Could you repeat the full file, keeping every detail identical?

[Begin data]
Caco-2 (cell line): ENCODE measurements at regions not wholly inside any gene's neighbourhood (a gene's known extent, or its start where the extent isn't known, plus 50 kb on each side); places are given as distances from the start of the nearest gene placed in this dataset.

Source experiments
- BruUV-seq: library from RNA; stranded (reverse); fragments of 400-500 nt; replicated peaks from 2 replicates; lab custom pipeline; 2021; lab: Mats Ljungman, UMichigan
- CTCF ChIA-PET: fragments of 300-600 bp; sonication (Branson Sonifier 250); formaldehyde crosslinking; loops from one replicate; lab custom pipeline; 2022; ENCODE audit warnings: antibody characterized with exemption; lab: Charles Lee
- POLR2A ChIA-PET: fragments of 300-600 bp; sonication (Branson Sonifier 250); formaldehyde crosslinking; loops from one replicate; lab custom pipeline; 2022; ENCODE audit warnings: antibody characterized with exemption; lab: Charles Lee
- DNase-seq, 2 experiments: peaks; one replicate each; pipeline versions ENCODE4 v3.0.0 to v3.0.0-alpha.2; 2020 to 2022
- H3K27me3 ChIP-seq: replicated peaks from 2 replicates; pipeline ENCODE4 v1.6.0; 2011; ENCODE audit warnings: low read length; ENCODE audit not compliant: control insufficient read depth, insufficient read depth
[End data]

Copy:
Caco-2 (cell line): ENCODE measurements at regions not wholly inside any gene's neighbourhood (a gene's known extent, or its start where the extent isn't known, plus 50 kb on each side); places are given as distances from the start of the nearest gene placed in this dataset.

Source experiments
- BruUV-seq: library from RNA; stranded (reverse); fragments of 400-500 nt; replicated peaks from 2 replicates; lab custom pipeline; 2021; lab: Mats Ljungman, UMichigan
- CTCF ChIA-PET: fragments of 300-600 bp; sonication (Branson Sonifier 250); formaldehyde crosslinking; loops from one replicate; lab custom pipeline; 2022; ENCODE audit warnings: antibody characterized with exemption; lab: Charles Lee
- POLR2A ChIA-PET: fragments of 300-600 bp; sonication (Branson Sonifier 250); formaldehyde crosslinking; loops from one replicate; lab custom pipeline; 2022; ENCODE audit warnings: antibody characterized with exemption; lab: Charles Lee
- DNase-seq, 2 experiments: peaks; one replicate each; pipeline versions ENCODE4 v3.0.0 to v3.0.0-alpha.2; 2020 to 2022
- H3K27me3 ChIP-seq: replicated peaks from 2 replicates; pipeline ENCODE4 v1.6.0; 2011; ENCODE audit warnings: low read length; ENCODE audit not compliant: control insufficient read depth, insufficient read depth